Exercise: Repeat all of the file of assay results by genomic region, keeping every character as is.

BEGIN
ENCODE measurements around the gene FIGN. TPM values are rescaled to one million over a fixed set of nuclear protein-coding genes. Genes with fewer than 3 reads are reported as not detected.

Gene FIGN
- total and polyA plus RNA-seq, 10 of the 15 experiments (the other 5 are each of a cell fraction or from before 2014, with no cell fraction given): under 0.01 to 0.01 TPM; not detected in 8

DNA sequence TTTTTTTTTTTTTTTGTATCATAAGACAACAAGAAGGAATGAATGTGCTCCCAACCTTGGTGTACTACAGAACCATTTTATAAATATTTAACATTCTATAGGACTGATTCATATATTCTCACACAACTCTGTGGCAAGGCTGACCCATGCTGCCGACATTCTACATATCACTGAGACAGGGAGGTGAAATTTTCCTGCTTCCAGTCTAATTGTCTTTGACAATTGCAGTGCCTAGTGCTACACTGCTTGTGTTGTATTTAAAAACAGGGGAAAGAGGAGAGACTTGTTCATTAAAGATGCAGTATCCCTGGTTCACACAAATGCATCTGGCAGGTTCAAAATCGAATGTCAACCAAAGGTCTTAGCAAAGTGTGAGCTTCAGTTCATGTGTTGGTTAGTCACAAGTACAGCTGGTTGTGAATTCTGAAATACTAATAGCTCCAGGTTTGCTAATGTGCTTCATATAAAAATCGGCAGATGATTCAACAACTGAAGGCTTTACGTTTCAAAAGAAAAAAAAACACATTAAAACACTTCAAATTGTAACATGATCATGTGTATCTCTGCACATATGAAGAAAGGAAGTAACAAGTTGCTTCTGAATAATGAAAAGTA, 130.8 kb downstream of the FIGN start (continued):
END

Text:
ENCODE measurements around the gene FIGN. TPM values are rescaled to one million over a fixed set of nuclear protein-coding genes. Genes with fewer than 3 reads are reported as not detected.

Gene FIGN
- total and polyA plus RNA-seq, 10 of the 15 experiments (the other 5 are each of a cell fraction or from before 2014, with no cell fraction given): under 0.01 to 0.01 TPM; not detected in 8

DNA sequence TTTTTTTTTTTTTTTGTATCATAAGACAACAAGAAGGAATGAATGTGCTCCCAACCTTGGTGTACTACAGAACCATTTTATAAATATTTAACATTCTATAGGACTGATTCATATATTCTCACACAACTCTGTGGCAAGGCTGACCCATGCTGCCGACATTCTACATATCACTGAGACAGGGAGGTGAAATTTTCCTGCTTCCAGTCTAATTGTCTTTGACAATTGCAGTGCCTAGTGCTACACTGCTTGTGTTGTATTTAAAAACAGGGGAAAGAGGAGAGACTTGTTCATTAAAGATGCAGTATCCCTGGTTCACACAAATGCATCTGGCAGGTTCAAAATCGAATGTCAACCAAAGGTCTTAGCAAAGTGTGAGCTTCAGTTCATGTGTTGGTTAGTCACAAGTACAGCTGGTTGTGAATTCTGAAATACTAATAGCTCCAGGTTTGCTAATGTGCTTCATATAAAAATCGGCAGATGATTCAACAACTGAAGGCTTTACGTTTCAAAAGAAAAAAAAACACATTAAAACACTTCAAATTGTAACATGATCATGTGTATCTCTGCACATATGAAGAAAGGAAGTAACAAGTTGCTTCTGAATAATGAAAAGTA, 130.8 kb downstream of the FIGN start (continued):